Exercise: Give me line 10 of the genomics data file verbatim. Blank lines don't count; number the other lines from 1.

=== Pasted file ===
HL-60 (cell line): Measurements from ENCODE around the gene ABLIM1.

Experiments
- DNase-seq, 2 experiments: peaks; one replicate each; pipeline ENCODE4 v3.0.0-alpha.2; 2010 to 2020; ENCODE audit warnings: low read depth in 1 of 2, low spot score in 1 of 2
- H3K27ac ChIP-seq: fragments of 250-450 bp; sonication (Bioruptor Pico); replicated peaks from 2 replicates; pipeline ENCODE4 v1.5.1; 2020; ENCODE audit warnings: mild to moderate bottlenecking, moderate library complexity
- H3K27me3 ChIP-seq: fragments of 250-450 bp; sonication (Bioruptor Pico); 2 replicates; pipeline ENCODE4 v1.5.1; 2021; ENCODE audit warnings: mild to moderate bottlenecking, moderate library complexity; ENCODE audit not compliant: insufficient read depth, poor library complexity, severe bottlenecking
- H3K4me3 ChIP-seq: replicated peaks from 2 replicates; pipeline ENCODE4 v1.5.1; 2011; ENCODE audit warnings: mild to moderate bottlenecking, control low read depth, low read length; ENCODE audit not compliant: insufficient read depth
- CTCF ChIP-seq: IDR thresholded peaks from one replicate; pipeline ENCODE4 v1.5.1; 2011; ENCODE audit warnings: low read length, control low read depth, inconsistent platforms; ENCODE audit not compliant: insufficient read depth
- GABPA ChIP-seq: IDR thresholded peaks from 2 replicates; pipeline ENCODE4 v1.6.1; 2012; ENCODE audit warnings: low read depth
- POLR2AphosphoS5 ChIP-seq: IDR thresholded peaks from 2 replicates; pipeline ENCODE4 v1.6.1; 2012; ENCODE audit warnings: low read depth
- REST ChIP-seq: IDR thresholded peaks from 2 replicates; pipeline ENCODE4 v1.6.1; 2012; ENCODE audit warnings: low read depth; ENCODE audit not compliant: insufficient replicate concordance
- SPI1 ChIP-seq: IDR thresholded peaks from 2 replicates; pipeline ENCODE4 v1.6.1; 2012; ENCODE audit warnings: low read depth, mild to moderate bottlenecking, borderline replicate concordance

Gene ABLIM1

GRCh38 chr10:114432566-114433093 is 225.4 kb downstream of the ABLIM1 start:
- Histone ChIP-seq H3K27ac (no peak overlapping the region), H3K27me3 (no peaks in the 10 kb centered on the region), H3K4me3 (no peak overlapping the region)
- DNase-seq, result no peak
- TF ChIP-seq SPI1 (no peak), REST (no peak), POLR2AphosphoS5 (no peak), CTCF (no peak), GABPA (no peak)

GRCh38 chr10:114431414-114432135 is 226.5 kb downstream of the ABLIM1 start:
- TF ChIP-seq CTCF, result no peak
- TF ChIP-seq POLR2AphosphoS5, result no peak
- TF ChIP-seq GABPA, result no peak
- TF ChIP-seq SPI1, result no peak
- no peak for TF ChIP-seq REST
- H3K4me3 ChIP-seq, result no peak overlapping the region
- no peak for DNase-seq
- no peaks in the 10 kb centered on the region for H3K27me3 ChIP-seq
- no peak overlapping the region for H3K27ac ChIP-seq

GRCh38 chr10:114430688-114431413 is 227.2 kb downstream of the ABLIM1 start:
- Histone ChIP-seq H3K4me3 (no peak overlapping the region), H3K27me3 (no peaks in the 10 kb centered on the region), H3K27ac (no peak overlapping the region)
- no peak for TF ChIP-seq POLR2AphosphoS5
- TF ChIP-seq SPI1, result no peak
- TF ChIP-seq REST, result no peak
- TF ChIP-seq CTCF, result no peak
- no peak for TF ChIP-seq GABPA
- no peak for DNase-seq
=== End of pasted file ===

- REST ChIP-seq: IDR thresholded peaks from 2 replicates; pipeline ENCODE4 v1.6.1; 2012; ENCODE audit warnings: low read depth; ENCODE audit not compliant: insufficient replicate concordance